The following account from the journal of Count Fersen was written in pencil on scraps of paper, but it will be seen that with the exception of some difference in time it agrees substantially with Lord Auckland's paper.

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“ Conversation with the King on what he wished to do. Both told me to proceed without delay. We agreed upon the house, &C., &c., so that if they were stopped I should go to Brussels and act from there, &c., &c. At parting the King said to me, • M. de Fersen, whatever happens to me I shall never forget all that you have done for me.' The Queen wept bitterly. At 6 o'clock I left her; she went out to walk with the children. No extraordinary precautions. I returned home to finish my affairs. At 7 o'clock went to Sullivan to see if the carriage had been sent; returned home again at 8 o'clock. I wrote to the Queen to change the rendezvous' with the waiting-woman, and to instruct them to let me know the exact hour by the garde-de-corps ; take the letter nothing moving. At a quarter to 9 o'clock the gardes join me; they give me the letter for Mercy.* I give them instructions, retnrn home, send off my horses and coachman. Go to fetch the carriage. Thought I had lost Mercy's letter. At quarter past 10 o'clock in the Cour des Princes. At quarter past 11 the children taken out with difficulty. Lafayette passed twice. At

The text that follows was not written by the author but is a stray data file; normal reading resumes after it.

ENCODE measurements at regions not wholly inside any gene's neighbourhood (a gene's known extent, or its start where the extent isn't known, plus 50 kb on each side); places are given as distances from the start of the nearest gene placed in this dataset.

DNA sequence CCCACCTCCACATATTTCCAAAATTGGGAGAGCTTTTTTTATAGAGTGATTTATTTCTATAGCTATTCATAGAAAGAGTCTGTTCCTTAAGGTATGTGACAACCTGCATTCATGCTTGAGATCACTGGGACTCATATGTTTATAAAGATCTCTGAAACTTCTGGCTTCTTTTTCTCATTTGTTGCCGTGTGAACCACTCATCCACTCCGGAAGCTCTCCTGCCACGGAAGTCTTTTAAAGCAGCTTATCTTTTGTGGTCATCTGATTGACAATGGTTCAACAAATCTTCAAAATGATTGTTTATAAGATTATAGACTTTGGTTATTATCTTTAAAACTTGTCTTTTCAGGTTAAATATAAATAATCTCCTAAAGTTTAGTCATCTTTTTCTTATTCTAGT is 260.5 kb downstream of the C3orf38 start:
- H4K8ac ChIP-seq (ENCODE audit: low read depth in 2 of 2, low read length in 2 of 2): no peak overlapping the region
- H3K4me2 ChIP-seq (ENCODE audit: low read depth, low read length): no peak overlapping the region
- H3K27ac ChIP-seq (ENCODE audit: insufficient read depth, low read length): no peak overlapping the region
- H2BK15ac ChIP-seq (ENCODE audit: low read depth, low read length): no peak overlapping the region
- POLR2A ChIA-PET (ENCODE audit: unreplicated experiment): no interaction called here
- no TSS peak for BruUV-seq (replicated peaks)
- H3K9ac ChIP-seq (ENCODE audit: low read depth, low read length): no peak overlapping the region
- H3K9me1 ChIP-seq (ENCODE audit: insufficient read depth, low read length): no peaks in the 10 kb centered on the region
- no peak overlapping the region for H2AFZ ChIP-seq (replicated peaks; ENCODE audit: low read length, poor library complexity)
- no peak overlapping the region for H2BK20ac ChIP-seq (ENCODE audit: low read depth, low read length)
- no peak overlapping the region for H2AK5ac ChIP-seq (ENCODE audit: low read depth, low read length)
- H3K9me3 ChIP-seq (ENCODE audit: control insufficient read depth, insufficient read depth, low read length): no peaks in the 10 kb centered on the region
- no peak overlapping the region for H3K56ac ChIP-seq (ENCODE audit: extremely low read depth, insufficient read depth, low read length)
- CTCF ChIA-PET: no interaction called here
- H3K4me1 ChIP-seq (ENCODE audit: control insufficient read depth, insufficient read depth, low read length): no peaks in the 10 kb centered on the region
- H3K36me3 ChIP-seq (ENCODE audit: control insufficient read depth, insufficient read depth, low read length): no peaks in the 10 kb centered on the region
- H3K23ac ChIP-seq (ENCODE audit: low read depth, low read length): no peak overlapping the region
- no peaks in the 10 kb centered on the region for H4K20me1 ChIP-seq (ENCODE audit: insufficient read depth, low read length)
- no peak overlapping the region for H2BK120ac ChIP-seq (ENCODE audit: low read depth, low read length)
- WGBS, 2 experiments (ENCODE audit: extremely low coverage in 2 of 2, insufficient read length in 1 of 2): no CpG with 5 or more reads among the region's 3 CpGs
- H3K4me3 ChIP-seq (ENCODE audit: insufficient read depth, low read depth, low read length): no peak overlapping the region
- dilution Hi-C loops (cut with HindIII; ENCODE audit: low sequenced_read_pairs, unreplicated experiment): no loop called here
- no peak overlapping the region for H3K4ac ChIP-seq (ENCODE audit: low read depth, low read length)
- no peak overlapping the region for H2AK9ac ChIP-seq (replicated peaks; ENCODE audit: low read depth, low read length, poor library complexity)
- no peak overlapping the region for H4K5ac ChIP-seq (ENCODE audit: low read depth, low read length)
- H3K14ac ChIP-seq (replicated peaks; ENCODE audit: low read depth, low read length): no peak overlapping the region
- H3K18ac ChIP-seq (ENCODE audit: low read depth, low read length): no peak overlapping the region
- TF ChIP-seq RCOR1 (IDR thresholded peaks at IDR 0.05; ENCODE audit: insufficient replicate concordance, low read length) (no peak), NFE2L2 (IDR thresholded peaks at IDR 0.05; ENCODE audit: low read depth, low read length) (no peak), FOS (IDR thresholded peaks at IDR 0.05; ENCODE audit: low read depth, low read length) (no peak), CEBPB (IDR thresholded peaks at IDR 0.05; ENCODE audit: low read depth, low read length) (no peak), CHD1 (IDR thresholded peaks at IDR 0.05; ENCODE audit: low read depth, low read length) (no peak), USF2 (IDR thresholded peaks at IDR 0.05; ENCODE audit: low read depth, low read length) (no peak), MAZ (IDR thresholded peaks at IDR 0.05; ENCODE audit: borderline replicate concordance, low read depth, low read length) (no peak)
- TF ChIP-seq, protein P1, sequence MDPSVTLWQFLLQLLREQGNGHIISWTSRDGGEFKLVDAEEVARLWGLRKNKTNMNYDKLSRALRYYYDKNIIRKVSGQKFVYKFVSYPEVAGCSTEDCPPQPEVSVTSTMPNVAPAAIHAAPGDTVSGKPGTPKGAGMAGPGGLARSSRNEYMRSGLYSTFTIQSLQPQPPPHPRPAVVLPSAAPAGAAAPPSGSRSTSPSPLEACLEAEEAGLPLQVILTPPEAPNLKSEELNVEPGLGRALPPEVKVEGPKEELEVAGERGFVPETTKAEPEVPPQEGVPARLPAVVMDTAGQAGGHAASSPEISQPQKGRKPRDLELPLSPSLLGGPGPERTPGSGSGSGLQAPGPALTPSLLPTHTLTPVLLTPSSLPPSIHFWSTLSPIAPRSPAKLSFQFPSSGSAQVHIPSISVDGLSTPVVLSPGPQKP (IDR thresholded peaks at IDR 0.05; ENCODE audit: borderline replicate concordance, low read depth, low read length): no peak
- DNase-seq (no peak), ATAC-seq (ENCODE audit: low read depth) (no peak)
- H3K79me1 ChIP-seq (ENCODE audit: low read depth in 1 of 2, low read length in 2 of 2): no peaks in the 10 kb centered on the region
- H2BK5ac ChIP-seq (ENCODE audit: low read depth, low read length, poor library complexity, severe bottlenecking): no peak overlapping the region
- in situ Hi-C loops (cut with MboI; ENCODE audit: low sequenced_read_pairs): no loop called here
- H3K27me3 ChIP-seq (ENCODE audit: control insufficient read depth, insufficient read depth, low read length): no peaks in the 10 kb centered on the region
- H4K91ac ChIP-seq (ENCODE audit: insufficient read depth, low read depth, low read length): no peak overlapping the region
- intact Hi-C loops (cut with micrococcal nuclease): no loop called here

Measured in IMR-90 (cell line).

* Formerly Austrian ambassador at the Court of Versailles.

à quarter to 12 Madame Elisabeth came, then the King, then the Queen. Start at 12 o'clock, meet the carriage at the Barrière St. Martin. At half past one o'clock reach Bondy, take post; at three o'clock I leave them, taking the by-road to Bourgette."

On arriving at Mons the Count wrote to his father a letter acquainting him with the triumphant success of his attempt.